I had been manic for the past several hours; I could practically feel my brain buzzing. In an attempt to calm myself down, I had sprayed my ritual mist, brushed my teeth, and prepared for sleep. But sleep did not come. Instead, the voices arrived.
It sounded like there was a family of four camped out in front of my closed bedroom door eating dinner. I could hear the clink of the glasses and cutlery, the murmur of conversation. I could distinguish the voice of a man, a woman, and at least two children, but I could not figure out what they were saying. I was terrified. In bare feet and an old t-shirt, I opened the door. The empty hallway greeted me with a sardonic smile. I crept around the house, searching for the source of the sounds. Was my mom watching TV in the guest room? Was my brother playing video games? There had to be a logical explanation for what I was hearing. I returned to bed, troubled and in tears. The silence reassured me and tempted me to back beneath my duvet.
I was in bed less than five minutes when the dinner resumed. I shut my eyes tightly, trying to block the noise out. After a few minutes, it went away. I relaxed, tried to fall asleep again. It returned. This game continued for a couple of hours. I was finally so exhausted that I was able to ignore the sounds outside my door.
This pattern repeated for several weeks. I didn’t always hear the voices. It usually only happened on nights when I was particularly stressed or upset (all of finals week). I didn’t tell anyone about what I was hearing. I was afraid that they would make me change my meds, restarting the lengthy process towards stabilization. I was afraid that they would change my diagnosis from bipolar to schizophrenic. I was afraid that people would think that I was just too crazy.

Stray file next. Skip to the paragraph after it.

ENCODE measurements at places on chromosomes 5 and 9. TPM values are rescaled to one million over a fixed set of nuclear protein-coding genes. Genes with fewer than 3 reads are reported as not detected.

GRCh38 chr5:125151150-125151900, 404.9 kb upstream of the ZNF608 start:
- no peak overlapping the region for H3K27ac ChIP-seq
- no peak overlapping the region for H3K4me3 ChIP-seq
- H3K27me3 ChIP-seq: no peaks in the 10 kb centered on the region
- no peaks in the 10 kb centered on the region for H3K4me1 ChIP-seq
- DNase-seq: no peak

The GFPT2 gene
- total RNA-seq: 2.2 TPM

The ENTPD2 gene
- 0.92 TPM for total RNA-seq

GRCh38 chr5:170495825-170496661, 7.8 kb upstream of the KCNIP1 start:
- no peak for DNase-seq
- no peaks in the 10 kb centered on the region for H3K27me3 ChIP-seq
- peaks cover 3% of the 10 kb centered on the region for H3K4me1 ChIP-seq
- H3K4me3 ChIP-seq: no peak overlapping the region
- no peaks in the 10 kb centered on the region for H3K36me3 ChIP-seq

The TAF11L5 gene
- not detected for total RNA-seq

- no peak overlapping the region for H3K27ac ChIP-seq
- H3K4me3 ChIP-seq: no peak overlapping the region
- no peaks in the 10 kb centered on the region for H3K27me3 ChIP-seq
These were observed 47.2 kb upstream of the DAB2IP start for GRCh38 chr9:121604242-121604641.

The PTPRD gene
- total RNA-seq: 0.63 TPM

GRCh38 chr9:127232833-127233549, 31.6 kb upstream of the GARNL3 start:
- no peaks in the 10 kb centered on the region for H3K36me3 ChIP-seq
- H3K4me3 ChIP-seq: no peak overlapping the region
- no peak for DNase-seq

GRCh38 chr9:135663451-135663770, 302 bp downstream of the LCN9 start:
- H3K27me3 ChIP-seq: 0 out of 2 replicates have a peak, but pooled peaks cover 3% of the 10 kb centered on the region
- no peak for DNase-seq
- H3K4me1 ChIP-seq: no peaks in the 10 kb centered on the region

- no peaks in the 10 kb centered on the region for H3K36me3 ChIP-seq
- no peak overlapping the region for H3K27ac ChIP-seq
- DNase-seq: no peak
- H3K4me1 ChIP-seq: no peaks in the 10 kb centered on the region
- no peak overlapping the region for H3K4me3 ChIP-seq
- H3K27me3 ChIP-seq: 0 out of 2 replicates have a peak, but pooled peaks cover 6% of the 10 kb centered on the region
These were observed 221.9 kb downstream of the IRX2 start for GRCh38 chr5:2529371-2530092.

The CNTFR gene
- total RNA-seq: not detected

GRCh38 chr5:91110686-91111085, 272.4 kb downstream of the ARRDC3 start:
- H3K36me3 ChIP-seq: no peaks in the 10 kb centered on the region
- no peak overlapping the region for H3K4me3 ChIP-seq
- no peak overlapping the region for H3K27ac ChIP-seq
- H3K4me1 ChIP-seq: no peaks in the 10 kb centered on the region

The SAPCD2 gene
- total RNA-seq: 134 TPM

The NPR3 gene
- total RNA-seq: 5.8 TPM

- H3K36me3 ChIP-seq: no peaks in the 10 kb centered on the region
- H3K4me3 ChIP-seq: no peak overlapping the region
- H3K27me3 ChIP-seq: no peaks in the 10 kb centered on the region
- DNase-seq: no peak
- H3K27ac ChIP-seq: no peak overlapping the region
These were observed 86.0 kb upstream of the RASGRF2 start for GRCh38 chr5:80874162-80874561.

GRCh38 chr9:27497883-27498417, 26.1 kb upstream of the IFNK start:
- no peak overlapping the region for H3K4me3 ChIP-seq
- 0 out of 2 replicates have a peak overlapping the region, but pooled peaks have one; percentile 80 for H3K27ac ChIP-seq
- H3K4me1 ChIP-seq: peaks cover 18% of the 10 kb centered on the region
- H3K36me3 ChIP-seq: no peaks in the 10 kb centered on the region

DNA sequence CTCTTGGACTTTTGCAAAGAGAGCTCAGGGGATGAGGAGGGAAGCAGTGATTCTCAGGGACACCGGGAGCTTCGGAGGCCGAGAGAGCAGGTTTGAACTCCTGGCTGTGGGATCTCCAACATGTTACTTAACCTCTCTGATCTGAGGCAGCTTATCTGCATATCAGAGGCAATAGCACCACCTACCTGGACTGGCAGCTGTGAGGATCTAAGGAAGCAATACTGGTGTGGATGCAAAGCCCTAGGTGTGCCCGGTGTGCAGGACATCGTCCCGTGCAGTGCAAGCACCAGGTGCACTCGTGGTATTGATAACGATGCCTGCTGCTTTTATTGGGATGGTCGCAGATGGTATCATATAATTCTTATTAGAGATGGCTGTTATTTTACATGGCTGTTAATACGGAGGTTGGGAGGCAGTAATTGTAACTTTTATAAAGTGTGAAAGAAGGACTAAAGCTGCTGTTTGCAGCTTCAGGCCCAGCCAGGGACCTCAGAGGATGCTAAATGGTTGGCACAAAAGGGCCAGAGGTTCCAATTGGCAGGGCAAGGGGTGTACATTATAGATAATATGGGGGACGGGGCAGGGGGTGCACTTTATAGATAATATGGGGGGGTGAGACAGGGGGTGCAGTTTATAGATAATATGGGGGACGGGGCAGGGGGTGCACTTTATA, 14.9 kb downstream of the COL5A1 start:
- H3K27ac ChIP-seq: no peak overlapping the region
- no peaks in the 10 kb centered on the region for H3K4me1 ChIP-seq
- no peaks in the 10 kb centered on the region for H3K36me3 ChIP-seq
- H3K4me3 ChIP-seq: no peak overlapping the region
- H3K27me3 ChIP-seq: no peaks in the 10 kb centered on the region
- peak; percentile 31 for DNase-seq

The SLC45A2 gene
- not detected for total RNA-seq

I finally summoned enough courage to tell Chris about what was happening. He agreed that it was spooky, but he didn’t reject me as I had feared. Confiding in him gave me confidence to tell my therapist and eventually my parents. My therapist reassured me that my medication levels would just be adjusted and that I wouldn’t have to start a new set of pills. She also gave me some surprising information.
Not just people with schizophrenia can experience auditory hallucinations. The phenomenon affects people with bipolar, depression, and anxiety as well. 
So why do we label hallucinations as “crazy?”
I propose that there is no such thing as crazy. There is only misunderstood and under-researched. We don’t fully know what causes hallucinations, and I think that that causes fear. My friend, Steven, explained it to me as synapses misfiring in the part of the brain that processes sound (the auditory cortex). Unfortunately, we don’t yet know what causes these misfires. It bothers me that there is still so much about the brain that we don’t know. Everyone has one, yet they remain mysterious. 
Right now, I can’t do neurological research. I can’t conduct studies and figure out why some people hear or see things that don’t exist. I can, however, help fight stigma. That’s why I’m writing this blog post. I’m still embarrassed about this most recent symptom. I’m still afraid I’ll lose friends because of it. I’m still worried that it might be a little too “crazy” for people to handle. 
But: If this post helps even one person reconsider a judgment they’ve passed, a fear they have, or misconception they harbor, then it’s worth it. It’s worth the temporal discomfort and embarrassment. That is why I blog.

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